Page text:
8.—(1) The following provisions of the Act apply for the purposes of these Regulations with the modification that any reference in those provisions to the Act or Part of it is to be construed as a reference to these Regulations—

(a)section 3 (presumptions that food intended for human consumption);

(b)section 20 (offences due to fault of another person);

(c)section 21 (defence of due diligence)(8) with the modification that—

(i)subsections (2) to (4) shall apply in relation to an offence under regulation 4(3) or regulation 5(1) as they apply in relation to an offence under section 14 or 15; and

(ii)in subsection (4) the references to “sale” are deemed to include references to “placing on the market”;

(d)section 30(8) (which relates to documentary evidence);

(e)section 33(1) (obstruction etc. of officers);

(f)section 33(2), with the modification that the reference to “any such requirement as is mentioned in subsection (1)(b) above” shall be deemed to be a reference to any such requirement as is mentioned in section 33(1)(b) as applied by sub-paragraph (e);

(g)section 33(3), with the modification that the reference to “subsection (1)(b) above” shall be deemed to be a reference to section 33(1)(b) as applied by sub-paragraph (e);

(h)section 35(1) (punishment of offences), in so far as it relates to offences under section 33(1) as applied by sub-paragraph (e);

(i)section 35(2) and (3)(9), in so far as it relates to offences under section 33(2) as applied by sub-paragraph (f);

(j)section 36 (offences by bodies corporate);

(k)section 36A (offences by Scottish partnerships)(10); and

(l)section 44 (protection of officers acting in good faith).

(2) Subject to paragraph (3), section 9 of the Act (inspection and seizure of suspected food) applies for the purposes of these Regulations as if it read as follows—

9.(1) An authorised officer of a food authority may at all reasonable times inspect any food intended for human consumption which has been placed on the market and subsections (2) to (7) below shall apply where, on such an inspection, it appears to the authorised officer that the placing on the market of any food fails to comply with any of the requirements specified in regulation 4(1) or 5(2) of the Contaminants in Food (Scotland) Regulations 2013 (“the EU requirements”).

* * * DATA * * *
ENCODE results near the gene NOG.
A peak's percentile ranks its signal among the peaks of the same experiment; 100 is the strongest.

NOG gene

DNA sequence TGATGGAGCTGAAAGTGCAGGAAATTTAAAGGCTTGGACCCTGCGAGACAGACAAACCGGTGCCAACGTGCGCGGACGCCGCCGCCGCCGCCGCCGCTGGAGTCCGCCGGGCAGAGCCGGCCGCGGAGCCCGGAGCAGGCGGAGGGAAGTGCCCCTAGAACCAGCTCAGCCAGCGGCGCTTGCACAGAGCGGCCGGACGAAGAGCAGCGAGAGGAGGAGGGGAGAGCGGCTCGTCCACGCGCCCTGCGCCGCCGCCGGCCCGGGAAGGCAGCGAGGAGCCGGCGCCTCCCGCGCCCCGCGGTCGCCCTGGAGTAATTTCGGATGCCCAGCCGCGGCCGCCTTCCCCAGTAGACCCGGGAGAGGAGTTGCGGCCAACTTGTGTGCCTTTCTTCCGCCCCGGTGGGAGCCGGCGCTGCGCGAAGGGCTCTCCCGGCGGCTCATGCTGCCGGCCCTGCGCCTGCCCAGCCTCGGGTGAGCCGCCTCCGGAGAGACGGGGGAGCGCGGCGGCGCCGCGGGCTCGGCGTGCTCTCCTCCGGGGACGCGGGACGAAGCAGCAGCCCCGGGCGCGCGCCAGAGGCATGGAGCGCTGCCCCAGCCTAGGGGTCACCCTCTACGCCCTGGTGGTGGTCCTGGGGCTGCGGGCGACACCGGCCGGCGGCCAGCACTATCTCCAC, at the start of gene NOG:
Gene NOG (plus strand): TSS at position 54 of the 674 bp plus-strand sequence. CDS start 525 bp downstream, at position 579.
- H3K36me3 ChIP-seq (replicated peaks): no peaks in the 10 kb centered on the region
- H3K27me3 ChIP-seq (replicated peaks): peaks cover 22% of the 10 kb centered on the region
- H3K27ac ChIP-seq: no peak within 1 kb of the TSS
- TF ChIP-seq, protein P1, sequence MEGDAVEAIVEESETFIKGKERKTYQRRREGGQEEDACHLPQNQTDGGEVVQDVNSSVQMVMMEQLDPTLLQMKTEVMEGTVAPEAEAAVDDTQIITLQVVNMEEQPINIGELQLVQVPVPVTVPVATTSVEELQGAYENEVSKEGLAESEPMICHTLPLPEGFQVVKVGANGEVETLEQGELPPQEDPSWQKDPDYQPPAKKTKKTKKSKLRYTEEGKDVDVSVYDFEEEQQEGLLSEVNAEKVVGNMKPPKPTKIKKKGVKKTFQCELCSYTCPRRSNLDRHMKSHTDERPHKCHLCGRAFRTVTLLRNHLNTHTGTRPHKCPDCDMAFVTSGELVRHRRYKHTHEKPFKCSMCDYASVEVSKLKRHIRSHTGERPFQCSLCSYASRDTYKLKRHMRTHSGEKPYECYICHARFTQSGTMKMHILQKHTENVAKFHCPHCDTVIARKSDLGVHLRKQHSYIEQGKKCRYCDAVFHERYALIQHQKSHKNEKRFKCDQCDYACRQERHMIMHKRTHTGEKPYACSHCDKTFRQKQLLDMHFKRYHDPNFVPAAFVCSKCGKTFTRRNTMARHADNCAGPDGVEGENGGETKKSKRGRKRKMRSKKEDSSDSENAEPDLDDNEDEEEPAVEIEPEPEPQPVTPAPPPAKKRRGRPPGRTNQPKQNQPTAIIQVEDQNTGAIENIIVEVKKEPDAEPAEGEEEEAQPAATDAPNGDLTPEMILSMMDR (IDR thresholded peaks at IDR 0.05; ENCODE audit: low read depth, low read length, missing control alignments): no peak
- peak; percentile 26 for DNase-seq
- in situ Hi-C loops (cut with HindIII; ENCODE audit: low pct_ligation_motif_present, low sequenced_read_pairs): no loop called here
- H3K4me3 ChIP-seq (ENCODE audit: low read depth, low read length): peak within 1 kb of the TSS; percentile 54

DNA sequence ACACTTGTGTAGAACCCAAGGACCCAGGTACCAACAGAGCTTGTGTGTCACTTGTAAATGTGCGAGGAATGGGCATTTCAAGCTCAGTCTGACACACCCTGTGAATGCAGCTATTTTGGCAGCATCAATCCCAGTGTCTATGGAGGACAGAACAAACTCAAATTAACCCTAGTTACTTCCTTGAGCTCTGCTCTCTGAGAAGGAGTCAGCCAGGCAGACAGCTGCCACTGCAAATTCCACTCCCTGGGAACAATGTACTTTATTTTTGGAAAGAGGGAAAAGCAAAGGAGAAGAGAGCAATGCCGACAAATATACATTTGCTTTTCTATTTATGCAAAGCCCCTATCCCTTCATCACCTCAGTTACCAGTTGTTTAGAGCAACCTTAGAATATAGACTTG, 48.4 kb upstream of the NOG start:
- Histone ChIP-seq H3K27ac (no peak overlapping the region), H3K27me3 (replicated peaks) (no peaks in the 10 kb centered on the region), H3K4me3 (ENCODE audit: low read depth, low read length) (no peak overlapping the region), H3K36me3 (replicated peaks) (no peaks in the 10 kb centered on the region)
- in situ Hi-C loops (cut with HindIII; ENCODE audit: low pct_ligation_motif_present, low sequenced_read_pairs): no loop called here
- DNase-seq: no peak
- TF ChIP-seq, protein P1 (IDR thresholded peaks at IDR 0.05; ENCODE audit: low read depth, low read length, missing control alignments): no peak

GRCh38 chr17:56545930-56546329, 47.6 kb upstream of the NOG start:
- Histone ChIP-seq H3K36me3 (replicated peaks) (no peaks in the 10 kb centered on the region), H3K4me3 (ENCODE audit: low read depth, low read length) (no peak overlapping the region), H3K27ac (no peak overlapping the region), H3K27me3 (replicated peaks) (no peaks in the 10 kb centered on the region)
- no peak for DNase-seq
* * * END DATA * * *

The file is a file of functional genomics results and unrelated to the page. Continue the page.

(2) The authorised officer may either—

(a)give notice to the person in charge of the food that, until the notice is withdrawn, the food or any specified portion of it—

(i)is not to be used for human consumption; and

(ii)either is not to be removed or is to be removed to a place at which there are facilities to carry out sampling in the manner required by law; or

(b)seize the food and remove it in order to have it dealt with by a sheriff.

(3) Where the authorised officer exercises the power conferred by subsection (2)(a) above, that officer shall, as soon as is reasonably practicable and in any event within 21 days, determine whether or not the food complies with the EU requirements and—

(a)if satisfied that it does comply, shall forthwith withdraw the notice;

(b)if not so satisfied, shall seize the food and remove it in order to have it dealt with by a sheriff.

(4) Where an authorised officer exercises the powers conferred by subsection (2)(b) or (3)(b) above, the officer shall inform the person in charge of the food of the intention to have it dealt with by a sheriff and any person who in connection with any of the EU requirements might be liable to a prosecution in respect of the food shall, if that person attends before the sheriff by whom the food falls to be dealt with, be entitled to be heard and to call witnesses.

(5) If it appears to a sheriff, on the basis of such evidence as the sheriff considers appropriate in the circumstances, that any food falling to be dealt with under this section fails to comply with any of the EU requirements the sheriff shall condemn the food and order—

(a)the food to be destroyed or to be so disposed of as to prevent it from being used for human consumption; and

(b)any expenses reasonably incurred in connection with the destruction or disposal to be defrayed by the owner of the food.

(6) If a notice under subsection (2)(a) above is withdrawn, or the sheriff by whom any food falls to be dealt with under this section refuses to condemn it, the food authority shall compensate the owner of the food for any depreciation in its value resulting from the action taken by the authorised officer.

(7) Any disputed question as to the right to or the amount of any compensation payable under subsection (6) above shall be determined by a single arbiter appointed, failing agreement between the parties, by the sheriff.

(8) Any person who knowingly contravenes the requirements of a notice under subsection (2)(a) above shall be guilty of an offence and liable on summary conviction to a fine not exceeding level 5 on the standard scale..

(3) The expressions “authorised officer” and “food authority” which are used in section 9 of the Act so far as it applies for the purposes of these Regulations by virtue of paragraph (2) will, for those purposes, have the meanings that those expressions have in these Regulations.

Consequential amendment

9.  In Schedule 1 to the Food Safety (Sampling and Qualifications) (Scotland) Regulations 2013(11) (provisions to which those Regulations do not apply), for columns 1 and 2 of the entry relating to the Contaminants in Food (Scotland) Regulations 2010(12) substitute—

The Contaminants in Food (Scotland) Regulations 2013 (to the extent that a sample falls to be prepared and analysed in accordance with Regulation 1881/2006 as that expression is defined in those Regulations)S.S.I. 2013/217.

Revocations

10.  The Regulations specified in the Schedule are revoked.

MICHAEL MATHESON

Authorised to sign by the Scottish Ministers

St Andrew’s House,

Edinburgh

25th June 2013